Fukushima ice wall yields limited benefit for its cost

March 11, 2018
$322m barrier is less effective than lower-tech measures in fighting contamination
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Tepco has surrounded the reactors at its Fukushima Daiichi plant with a wall of frozen earth.
TOKYO — Tokyo Electric Power Co. Holdings faces the question of whether the so-called frozen soil wall built to contain contamination at its damaged Fukushima Daiichi nuclear power plant justifies its high cost.
The 1.5km barrier of frozen earth, which cost 34.5 billion yen ($322 million) to build using taxpayer money, is supposed to keep groundwater out of the plant’s four reactor buildings. Multiple reactors suffered core meltdowns following the earthquake and tsunami in March 2011. Any water that enters must undergo decontamination, though it is not possible to remove all the radioactive material the water takes up.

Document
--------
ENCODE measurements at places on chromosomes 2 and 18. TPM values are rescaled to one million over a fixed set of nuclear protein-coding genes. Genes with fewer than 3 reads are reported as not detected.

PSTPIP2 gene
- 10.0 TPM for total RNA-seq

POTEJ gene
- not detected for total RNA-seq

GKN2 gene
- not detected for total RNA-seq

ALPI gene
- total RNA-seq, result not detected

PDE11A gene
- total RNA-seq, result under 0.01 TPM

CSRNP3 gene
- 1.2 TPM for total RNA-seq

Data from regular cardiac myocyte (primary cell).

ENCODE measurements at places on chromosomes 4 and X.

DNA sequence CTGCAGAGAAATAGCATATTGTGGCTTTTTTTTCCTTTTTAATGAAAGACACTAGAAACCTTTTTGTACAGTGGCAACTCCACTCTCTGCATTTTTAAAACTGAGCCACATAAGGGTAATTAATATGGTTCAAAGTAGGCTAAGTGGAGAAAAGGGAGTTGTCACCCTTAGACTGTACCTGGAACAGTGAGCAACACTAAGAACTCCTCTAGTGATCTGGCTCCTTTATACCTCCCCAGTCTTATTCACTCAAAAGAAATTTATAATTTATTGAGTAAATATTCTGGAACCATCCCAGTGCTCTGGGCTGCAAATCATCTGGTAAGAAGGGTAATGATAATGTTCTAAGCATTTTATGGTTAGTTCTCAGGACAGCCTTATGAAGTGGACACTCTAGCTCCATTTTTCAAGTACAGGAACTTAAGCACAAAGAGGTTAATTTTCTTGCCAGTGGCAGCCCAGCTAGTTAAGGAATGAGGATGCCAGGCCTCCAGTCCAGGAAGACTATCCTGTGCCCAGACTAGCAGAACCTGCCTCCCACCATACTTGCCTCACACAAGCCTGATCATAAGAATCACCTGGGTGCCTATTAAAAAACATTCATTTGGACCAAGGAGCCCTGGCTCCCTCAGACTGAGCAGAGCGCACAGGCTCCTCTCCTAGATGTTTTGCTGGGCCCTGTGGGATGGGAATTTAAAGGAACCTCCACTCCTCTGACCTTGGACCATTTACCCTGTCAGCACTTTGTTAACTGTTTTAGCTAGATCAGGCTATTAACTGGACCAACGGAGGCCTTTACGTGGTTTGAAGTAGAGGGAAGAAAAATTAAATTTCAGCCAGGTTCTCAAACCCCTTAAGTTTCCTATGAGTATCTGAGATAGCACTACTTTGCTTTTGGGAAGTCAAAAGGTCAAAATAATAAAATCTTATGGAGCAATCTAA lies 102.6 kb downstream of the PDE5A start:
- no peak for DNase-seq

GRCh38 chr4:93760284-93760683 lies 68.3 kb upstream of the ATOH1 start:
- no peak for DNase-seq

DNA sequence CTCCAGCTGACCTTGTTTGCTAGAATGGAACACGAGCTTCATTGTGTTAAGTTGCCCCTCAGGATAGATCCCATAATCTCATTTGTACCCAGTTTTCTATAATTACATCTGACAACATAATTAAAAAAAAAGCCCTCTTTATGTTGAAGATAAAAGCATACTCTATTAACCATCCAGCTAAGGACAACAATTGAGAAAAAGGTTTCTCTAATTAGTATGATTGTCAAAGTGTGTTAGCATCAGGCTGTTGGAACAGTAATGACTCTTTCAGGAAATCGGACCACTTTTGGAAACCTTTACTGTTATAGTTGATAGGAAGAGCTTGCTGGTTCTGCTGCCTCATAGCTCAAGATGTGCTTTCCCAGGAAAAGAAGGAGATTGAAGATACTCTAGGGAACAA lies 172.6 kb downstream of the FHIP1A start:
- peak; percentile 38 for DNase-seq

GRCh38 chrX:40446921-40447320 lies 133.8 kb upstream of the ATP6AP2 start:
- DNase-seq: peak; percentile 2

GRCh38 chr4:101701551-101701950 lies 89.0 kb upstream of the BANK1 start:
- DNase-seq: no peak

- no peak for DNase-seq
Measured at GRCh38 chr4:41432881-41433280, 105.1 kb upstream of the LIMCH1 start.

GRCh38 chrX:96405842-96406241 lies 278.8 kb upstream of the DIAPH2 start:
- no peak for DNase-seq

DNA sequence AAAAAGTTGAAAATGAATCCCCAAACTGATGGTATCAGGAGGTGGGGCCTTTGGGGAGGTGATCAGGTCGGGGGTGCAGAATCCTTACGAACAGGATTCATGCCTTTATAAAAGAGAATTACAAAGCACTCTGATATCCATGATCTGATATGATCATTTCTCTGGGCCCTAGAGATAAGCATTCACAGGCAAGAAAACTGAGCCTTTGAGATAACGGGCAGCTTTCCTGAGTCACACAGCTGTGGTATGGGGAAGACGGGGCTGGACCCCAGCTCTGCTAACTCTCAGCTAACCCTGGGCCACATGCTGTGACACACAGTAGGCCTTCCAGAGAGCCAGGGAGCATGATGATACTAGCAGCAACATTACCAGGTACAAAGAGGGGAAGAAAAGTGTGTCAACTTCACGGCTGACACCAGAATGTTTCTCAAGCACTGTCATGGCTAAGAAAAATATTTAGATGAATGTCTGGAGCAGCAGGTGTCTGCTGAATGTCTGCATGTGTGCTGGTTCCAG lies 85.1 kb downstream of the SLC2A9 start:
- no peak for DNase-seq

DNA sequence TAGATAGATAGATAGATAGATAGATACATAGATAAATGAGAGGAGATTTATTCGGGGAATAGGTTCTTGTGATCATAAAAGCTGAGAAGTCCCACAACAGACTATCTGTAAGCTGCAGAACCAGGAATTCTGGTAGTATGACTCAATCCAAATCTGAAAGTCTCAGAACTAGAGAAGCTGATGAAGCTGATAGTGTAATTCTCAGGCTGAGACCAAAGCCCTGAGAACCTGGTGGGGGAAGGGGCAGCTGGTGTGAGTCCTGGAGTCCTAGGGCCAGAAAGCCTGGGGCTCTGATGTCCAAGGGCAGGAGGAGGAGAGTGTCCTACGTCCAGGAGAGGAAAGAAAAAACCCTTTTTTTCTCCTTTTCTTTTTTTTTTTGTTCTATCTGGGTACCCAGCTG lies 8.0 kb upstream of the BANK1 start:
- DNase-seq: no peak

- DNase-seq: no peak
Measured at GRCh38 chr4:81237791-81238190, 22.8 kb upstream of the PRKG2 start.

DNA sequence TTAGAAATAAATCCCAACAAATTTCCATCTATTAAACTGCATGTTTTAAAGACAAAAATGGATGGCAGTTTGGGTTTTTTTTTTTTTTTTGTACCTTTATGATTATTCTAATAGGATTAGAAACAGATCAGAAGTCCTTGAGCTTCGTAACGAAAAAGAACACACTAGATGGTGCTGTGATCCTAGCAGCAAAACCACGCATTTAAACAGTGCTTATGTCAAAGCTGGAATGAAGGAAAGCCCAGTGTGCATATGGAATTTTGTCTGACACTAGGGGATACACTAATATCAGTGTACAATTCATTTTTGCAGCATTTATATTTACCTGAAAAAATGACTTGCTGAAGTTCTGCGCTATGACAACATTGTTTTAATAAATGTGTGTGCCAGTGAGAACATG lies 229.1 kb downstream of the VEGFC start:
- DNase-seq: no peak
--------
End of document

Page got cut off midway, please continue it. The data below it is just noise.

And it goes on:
Tepco, as the utility is widely known, has said that the barrier has reduced the amount of new contaminated groundwater by 95 tons a day. This suggests that the wall accounts for just one-quarter of recent reductions: Around 110 tons of groundwater were contaminated daily in the three months through February, compared to roughly 490 tons daily before the frozen barrier was created. Freezing of earth around the buildings began in March 2016, and was nearly complete last November.